Estimation of Shelf Life of Mango Juice Produced Using Small-Scale Processing Techniques
- Wezi Mkandawire
- Tinna Ngongola-Manani
- Orpa Kabambe
- Jessica Kampanje-Phiri
The objective of this study was to estimate shelf life of mango juice produced using small-scale processing techniques. Juice was processed and packaged in 80 plastic bottles and stored at 13 oC and 30 oC. At each temperature, 20 bottles had preservative (0.5 mg/l sodium benzoate) and 20 bottles had no preservative. The juices were analyzed for pH, vitamin C, sensory attributes and microbial load at two week intervals for six weeks. From week 2 to week 6, juices stored at 30 oC had lower pH values (3.15 – 2.80 with preservative, 3.60 – 2.6 without preservative) than juices stored at 13 oC (4.20 - 3.80 with preservative, 4.15 - 3.70 without preservative ) and the differences were significant (p<0.05). At 6 weeks, vitamin C loss was highest (79%) in juice without preservative stored at 30 oC, followed by juice stored at 30 oC with preservative (71.43%). The loss was lowest (26.98%) in juice with preservative stored at 13 oC. Significant differences (p<0.05) in color were observed at week 6 between juices stored at 13 oC (4.5 with preservative and 4.66 without preservative) and 30 oC (5.02 with preservative and 7.00 without preservative). Juices stored at 30 oC were rated ‘bad’ from week 2, in smell (5.91 and 6.25) and taste (5.66 and 6.91) while at that time, juices stored at 13 oC were rated ‘almost similar’ to fresh juice in smell (4.25) and taste (4.25 and 4.58). Storage at 13 oC with preservative resulted in lowest bacteria (2.04 x 104 CFU/ml) and yeast and mold (1.72 x 104 CFU/ml) counts whilst highest bacteria (2.10 x 108 CFU/ml) and yeast and mold (1.96 x 108 CFU/ml) counts were observed in juices stored at 30 oC without preservative. The shelf life was estimated based on taste and smell as 2 weeks and 4 weeks for juices stored at 30 oC and 13 oC, respectively. Chilling combined with use of preservative slowed down rate of vitamin C loss, deterioration of sensory attributes and microbial growth.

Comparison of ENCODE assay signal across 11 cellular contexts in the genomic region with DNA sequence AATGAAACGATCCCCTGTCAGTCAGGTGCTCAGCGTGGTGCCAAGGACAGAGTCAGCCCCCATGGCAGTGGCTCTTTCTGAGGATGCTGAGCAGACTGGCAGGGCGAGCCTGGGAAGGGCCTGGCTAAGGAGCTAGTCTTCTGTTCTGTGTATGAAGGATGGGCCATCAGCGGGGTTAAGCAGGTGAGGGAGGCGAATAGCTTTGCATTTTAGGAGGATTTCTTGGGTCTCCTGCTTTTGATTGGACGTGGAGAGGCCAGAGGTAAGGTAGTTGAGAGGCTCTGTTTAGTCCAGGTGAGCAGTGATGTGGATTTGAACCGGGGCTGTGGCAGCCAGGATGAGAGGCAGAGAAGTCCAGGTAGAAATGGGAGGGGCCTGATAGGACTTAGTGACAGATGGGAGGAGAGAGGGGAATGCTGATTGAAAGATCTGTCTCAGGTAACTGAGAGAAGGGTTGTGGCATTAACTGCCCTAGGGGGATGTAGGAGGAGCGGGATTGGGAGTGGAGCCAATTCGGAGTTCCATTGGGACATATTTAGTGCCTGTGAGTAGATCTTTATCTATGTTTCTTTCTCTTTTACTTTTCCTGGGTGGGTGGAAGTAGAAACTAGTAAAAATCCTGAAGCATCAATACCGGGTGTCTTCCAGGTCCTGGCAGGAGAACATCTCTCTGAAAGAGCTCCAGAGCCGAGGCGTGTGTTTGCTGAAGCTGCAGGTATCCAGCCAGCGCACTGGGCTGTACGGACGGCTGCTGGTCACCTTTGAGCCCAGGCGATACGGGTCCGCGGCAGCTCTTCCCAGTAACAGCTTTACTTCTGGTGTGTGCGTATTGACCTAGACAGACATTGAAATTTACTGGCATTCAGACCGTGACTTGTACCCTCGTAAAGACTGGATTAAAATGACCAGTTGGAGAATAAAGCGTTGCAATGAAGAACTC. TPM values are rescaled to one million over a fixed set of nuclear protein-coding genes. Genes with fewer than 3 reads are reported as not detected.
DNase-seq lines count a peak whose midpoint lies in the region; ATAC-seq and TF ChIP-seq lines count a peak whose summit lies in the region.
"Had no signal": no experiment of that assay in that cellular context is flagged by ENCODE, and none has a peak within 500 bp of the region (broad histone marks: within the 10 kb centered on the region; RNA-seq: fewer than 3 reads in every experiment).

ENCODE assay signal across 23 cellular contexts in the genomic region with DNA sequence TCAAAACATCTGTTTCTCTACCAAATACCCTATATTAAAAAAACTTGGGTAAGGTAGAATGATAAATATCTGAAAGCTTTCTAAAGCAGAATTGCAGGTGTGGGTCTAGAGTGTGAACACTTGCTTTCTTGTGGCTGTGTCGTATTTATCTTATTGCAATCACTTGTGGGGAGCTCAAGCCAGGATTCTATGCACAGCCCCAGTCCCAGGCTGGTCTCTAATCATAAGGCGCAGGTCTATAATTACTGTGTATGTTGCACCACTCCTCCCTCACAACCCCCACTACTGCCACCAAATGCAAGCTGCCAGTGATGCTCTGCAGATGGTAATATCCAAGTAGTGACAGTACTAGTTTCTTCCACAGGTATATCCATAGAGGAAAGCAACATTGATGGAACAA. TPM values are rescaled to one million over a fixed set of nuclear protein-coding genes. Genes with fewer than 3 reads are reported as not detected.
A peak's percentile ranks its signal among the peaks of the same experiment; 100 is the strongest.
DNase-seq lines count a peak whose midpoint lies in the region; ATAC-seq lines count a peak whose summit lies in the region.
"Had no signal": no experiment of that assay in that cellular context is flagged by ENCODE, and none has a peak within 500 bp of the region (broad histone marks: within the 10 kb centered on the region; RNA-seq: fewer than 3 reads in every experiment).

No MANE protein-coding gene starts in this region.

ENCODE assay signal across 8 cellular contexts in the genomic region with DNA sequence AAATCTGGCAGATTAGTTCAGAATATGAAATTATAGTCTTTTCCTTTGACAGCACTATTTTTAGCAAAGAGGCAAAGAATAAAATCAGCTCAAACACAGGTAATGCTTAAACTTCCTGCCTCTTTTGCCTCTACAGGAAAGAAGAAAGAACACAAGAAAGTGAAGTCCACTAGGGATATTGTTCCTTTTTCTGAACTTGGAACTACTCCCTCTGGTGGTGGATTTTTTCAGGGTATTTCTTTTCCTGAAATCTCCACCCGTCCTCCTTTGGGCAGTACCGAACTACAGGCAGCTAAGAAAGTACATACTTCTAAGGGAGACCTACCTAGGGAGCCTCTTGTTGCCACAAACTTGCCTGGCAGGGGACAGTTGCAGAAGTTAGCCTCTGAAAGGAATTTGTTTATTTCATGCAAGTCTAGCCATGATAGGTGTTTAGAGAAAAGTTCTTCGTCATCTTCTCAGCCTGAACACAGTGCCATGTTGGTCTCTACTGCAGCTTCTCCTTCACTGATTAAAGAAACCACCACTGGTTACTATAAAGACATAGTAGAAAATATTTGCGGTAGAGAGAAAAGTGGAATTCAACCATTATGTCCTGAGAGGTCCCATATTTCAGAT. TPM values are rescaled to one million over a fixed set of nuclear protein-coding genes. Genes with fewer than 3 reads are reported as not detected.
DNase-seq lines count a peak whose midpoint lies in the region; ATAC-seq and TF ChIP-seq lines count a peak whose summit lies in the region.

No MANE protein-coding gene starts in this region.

- Bella DongEditorial Assistant